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Sarah, Academic Services help desk

I work at the front desk of Academic Services. I greet students as they approach the counter, and try to answer any questions they may have about academics (classes, credits, graduation, degree requirements, the Explore program, the pass/fail option and petitions).

My job is awesome for a couple reasons:

  • My colleagues are AMAZING! I am so fortunate to work with a fun group of people who are knowledgeable and caring.
  • I get to use both English and French. I love that my job challenges me in this way and allows be to practically apply my language skills.
  • The job has lovely hours, the office is open between 9-4, but closes for an hour between 12:30 and 1:30pm, so I never work past 4pm. Plus our office is closed during the weekend.

More questions?

If you have more questions about any of these jobs, leave a comment and I will pass it on to the right person. Glendon Tip: once you get to campus, don’t forget to check out Counselling and Disability Services for career counselling and more.

And a big thank you to all of my friends who told us about their jobs! Y’all are the best!

the "Love List"

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I finished my exams on Monday! It’s a bizarre feeling to be left without a schedule, with hours available for pursuing the things I’ve been leaving on the back-burner for a while.
Lately I’ve been thinking a lot about how I use my time. I was inspired by an article about this thing called the “love list.” The idea is to write down the things that you love doing – that bring you joy and satisfaction. Then, you make another list of things that you actually spend your time doing. After that, you evaluate how you’re spending your time.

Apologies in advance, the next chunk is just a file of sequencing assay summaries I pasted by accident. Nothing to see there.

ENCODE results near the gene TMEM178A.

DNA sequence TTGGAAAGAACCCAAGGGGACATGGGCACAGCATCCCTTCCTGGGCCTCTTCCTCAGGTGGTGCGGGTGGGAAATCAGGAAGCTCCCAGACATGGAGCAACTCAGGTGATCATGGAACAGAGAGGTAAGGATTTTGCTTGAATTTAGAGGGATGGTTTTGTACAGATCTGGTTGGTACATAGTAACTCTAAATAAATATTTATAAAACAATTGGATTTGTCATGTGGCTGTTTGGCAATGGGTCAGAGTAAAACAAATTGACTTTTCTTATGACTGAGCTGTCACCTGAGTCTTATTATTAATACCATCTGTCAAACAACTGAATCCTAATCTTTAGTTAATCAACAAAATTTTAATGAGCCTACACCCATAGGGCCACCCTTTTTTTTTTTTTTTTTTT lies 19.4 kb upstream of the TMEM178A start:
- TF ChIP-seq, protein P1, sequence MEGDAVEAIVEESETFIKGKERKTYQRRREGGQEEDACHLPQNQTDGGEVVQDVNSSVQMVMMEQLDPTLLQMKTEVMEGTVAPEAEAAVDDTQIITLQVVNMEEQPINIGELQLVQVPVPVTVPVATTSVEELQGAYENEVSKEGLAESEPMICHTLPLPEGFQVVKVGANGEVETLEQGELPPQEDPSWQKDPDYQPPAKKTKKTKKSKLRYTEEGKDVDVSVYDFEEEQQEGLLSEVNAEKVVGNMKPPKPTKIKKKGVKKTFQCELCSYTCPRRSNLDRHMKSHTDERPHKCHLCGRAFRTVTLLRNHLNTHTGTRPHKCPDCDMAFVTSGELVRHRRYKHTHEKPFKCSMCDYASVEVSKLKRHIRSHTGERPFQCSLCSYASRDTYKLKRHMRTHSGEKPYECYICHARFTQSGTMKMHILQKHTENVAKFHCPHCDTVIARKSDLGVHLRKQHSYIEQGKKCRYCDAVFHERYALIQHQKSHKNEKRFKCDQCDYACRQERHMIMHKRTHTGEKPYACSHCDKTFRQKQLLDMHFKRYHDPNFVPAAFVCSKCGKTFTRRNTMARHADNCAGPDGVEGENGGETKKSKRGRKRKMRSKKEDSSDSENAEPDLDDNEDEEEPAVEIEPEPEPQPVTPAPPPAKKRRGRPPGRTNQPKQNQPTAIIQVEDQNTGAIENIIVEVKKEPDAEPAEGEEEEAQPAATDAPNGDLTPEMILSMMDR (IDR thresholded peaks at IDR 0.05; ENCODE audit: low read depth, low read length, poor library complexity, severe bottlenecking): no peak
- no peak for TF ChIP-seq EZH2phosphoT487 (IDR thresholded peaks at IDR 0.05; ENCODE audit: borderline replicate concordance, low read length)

Just a few things off the top of my head:
I need more: face-to-face, I need less: email/text | more: outside, less: inside | more: playing music, less: YouTube | more: real-book reading, less: article-surfing
I guess there will always be things that we have to do, so the challenge is cutting out the unnecessary time-sucking soul-draining things, and transplanting better things into their places. It’s kind of like surgery, but without the blood.
Thinking about your time and the way you spend it can be a good way to prepare for university. There will be a lot of opportunities, so make sure to choose the ones that will feed your soul!
Play sports? Join a team or house league.
Love singing? Make sure you head out to open-mic nights at Lunik and think about starting your own radio show.
Need to write? Write for ProTem or take an English course if you’re not an English major.
One last caveat: You won’t be able to do everything, so aim to do a few things well.
P.S. Spring is coming into full bloom at Glendon! Just a few shots I’ve taken on campus:
Intense cherry blossoms next to York Hall. Gorgeous.
My favourite tree at Glendon.
To me, it looks like something out of a Group of Seven Painting.
I’m a morning person.
I love walking to the quad early in the day as the sun is shining through the branches and mist.